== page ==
Download presentation

Presentation is loading. Please wait.

Published byJesus Callahan Modified over 3 years ago

1
SILSOE RESEARCH INSTITUTE Spatial variation of wind speeds between sites Andrew Quinn

2
SILSOE RESEARCH INSTITUTE 2 Why consider wind? Many problems require a knowledge of the natural environment Design and construction, Transport risk analysis Pollution control, Pollen and aphid movement Wind Power, Forestry management, etc etc Some require single design values Others require distributions

3
SILSOE RESEARCH INSTITUTE 3 Wind speed distribution How does this change with site? Data from Shap Meteorological site, hourly maximum gust 4/1994 – 3/2003

4
SILSOE RESEARCH INSTITUTE 4 General form of the CDF Weibull distribution Where c and k are site specific constants Fits both mean hourly data and gust data

5
SILSOE RESEARCH INSTITUTE 5 Extreme value analysis Majority of previous studies Typical approach is to take linear approximation to the tail of the distribution Where LHS is known as reduced variate

6
SILSOE RESEARCH INSTITUTE 6 Gumbel plot Data from Shap meteorological site - hourly mean and gust up to 1 year return period

7
SILSOE RESEARCH INSTITUTE 7 Extreme value analysis Shap data hourly mean and gust up to 1 year return period Gumbel plot of Shap gust extrapolated to 50-year return period Peak values Such approaches require long data sets Therefore not local to sites of interest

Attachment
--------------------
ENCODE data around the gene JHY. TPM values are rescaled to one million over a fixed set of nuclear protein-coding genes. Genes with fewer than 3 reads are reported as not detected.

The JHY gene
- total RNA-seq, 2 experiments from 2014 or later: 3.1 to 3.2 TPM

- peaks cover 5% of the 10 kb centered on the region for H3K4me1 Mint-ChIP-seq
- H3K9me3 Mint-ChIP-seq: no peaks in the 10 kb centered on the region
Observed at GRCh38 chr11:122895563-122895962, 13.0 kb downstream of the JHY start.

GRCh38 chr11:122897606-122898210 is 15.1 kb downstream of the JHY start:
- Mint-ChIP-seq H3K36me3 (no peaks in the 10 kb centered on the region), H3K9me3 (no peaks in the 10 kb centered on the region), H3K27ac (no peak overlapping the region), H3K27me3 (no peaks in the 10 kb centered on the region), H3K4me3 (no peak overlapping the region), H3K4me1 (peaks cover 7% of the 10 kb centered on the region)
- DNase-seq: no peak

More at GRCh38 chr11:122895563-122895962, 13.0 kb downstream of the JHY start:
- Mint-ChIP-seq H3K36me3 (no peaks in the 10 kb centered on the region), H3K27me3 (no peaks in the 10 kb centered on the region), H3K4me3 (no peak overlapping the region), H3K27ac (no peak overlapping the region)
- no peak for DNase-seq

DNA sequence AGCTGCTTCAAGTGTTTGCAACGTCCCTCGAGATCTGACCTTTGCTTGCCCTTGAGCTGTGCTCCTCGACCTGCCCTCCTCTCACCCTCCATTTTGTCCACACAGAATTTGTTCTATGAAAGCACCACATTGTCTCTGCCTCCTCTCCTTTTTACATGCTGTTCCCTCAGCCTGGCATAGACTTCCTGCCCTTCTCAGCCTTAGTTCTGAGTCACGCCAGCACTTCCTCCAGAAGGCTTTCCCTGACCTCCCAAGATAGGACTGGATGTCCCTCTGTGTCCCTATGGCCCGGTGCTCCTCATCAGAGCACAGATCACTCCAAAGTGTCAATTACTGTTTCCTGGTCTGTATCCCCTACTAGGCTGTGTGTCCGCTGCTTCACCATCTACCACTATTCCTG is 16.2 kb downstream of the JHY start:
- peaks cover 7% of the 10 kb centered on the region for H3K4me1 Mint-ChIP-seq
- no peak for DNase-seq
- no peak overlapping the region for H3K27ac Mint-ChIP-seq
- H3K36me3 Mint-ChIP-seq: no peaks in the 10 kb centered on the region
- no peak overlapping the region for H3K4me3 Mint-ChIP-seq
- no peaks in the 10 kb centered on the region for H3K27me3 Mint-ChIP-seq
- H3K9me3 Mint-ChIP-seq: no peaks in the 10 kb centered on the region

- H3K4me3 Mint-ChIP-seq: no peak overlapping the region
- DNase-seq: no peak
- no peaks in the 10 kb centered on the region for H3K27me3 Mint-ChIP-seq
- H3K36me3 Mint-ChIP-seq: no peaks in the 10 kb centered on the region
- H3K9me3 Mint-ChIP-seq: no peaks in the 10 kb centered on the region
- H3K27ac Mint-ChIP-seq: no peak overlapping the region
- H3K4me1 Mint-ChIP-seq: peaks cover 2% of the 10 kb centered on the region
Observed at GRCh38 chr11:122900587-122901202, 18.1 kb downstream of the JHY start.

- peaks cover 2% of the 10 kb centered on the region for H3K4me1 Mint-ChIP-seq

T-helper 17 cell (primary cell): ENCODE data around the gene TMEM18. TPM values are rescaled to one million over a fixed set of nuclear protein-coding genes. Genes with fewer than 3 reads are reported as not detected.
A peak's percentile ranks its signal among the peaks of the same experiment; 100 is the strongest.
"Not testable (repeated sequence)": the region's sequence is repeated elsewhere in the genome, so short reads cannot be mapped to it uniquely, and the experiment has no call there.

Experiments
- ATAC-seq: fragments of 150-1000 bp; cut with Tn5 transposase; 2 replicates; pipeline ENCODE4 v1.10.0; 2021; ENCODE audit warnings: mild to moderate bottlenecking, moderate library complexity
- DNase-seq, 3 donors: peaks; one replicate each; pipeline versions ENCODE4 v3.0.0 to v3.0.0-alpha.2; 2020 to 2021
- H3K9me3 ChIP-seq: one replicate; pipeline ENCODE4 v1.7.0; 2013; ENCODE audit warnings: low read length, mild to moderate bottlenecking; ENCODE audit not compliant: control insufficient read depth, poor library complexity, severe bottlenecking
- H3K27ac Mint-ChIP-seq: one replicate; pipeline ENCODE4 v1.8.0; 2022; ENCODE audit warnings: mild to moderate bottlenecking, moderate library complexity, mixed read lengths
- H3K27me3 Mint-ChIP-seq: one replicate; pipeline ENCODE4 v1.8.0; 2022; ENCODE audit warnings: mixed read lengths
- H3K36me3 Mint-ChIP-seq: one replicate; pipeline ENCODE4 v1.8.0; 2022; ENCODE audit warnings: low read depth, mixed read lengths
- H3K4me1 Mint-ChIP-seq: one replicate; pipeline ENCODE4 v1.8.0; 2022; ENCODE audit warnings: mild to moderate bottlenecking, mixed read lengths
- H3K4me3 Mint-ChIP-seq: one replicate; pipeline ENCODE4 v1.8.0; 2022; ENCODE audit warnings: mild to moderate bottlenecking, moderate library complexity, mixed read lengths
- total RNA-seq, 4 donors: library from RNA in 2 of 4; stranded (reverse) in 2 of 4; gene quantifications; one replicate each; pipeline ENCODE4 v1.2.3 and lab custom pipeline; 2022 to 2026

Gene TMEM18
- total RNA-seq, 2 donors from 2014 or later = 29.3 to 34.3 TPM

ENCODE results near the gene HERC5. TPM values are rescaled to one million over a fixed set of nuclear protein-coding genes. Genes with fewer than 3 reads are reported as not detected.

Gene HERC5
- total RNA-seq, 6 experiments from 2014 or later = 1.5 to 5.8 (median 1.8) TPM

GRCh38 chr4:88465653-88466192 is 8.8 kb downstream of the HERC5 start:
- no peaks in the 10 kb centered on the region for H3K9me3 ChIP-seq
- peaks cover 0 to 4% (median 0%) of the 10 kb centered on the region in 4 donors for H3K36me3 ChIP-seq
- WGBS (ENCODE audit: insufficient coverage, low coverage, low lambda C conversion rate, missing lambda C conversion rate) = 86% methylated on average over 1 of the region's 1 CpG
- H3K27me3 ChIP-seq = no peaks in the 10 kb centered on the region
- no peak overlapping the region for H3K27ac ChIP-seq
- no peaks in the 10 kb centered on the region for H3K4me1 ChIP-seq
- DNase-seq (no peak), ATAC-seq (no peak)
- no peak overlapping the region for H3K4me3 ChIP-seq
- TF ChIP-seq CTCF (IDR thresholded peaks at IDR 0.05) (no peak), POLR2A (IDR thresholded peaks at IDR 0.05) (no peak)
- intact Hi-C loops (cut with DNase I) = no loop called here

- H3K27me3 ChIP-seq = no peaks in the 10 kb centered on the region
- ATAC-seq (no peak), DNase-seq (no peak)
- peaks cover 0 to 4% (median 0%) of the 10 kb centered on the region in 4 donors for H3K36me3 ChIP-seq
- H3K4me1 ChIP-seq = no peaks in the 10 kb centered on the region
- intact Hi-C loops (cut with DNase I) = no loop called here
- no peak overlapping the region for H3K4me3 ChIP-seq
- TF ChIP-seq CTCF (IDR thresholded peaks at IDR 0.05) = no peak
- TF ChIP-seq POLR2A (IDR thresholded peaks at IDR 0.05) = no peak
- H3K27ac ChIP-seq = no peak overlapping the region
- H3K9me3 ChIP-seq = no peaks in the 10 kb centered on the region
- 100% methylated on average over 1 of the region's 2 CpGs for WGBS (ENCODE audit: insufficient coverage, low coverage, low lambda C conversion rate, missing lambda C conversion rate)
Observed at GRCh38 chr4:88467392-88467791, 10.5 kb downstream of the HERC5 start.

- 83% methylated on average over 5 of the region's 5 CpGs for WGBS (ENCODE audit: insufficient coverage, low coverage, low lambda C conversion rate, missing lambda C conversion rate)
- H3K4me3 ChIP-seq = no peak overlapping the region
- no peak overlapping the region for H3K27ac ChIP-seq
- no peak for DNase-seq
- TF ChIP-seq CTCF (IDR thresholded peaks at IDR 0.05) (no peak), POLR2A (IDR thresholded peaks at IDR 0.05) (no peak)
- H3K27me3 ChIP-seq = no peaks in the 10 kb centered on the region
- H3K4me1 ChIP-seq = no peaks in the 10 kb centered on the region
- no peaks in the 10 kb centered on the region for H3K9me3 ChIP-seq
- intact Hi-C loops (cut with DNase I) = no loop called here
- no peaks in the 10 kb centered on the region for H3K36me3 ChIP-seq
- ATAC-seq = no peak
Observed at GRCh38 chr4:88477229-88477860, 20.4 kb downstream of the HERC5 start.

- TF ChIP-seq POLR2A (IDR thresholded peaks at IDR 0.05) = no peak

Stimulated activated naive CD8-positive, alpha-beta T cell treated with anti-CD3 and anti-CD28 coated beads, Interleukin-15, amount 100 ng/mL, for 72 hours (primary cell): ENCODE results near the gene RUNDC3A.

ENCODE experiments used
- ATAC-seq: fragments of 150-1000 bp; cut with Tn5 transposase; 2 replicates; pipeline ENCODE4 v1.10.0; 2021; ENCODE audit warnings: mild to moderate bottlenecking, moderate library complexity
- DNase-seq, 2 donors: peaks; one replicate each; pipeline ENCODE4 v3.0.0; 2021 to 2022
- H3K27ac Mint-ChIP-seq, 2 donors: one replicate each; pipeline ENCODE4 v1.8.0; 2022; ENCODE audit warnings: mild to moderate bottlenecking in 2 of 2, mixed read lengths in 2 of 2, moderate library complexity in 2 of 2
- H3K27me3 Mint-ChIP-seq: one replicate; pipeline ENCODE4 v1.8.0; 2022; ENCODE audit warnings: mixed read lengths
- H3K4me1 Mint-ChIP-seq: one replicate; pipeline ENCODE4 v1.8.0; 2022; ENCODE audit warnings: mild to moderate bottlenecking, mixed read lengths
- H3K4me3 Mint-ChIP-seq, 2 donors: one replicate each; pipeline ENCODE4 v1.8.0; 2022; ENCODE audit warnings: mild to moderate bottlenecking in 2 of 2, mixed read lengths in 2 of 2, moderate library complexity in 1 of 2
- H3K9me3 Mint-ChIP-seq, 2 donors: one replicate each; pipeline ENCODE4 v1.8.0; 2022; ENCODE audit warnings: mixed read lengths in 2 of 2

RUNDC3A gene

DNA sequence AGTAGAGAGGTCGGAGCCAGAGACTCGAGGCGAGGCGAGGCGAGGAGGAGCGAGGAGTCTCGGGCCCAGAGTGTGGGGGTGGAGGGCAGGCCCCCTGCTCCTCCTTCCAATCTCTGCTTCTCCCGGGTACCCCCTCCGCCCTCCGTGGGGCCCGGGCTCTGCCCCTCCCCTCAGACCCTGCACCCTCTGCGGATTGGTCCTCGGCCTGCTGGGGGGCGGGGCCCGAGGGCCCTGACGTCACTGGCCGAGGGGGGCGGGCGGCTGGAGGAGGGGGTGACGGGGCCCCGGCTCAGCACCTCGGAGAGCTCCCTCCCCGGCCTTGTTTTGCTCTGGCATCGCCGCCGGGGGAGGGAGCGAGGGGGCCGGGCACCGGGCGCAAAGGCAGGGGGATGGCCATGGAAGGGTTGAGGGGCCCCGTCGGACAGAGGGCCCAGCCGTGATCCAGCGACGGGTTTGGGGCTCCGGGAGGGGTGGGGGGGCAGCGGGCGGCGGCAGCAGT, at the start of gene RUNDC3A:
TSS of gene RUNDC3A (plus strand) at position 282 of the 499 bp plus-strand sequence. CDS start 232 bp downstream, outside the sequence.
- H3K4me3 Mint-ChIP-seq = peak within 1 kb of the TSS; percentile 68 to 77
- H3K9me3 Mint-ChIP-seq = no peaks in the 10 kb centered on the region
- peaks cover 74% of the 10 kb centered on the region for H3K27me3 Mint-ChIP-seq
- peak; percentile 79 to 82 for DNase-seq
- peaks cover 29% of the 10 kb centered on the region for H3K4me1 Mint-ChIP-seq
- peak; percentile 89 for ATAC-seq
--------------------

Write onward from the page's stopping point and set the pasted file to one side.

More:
8
SILSOE RESEARCH INSTITUTE 8 Wind Speed map methods BS6399:Part2, Eurocode 1, ESDU Wind Atlas method Miller et al (1998) Fig. 5. Estimated 50-year return hourly-mean wind speed for the United Kingdom. Values given in m/s. After Abild et al (1992) Design wind speed methods for dealing with spatial effects

9
SILSOE RESEARCH INSTITUTE 9 Objective Obtain a wind speed distribution for a site: Objective (no subjective estimates of parameters) Realistic (rather than a conservative design value) Based on short-term data records Consistent with other methods (EVA)

10
SILSOE RESEARCH INSTITUTE 10 Approach Consider the wind distribution at two sites Where c A and k A known (from long records) Define U B + such that

11
SILSOE RESEARCH INSTITUTE 11 Approach For consistency with standard EVA where assume k A = k B (i.e. distributions same shape) General form E(U B + ) E(γU A )

12
SILSOE RESEARCH INSTITUTE 12 Evaluating γ from short term records using ranked simultaneous data 9 years data 3 months (winter) data

13
SILSOE RESEARCH INSTITUTE 13 Reliability of short term data

14
SILSOE RESEARCH INSTITUTE 14 Solution Thus we know Long term wind speed probability distribution from a reference site Can calculate expected wind speed & return period Relationship between two sites Objective Realistic Small data set

15
SILSOE RESEARCH INSTITUTE 15 Example anomalous results

16
SILSOE RESEARCH INSTITUTE 16 including wind direction

17
SILSOE RESEARCH INSTITUTE 17 Conclusions Method for objective, realistic estimates based on short term site data Data from 8 sites used and estimates for hourly mean and gust wind speeds Accuracy level similar to direct MO records Wind direction can be a significant factor

18
SILSOE RESEARCH INSTITUTE Spatial variation of wind speeds between sites Acknowledgements Roger Hoxey, Chris Hampson, Nick Teer and the other members of the project team at SRI Russell Pottrill, William Bradbury and David Deaves (Atkins)

Similar presentations

© 2017 SlidePlayer.com Inc.

All rights reserved.

Ads by Google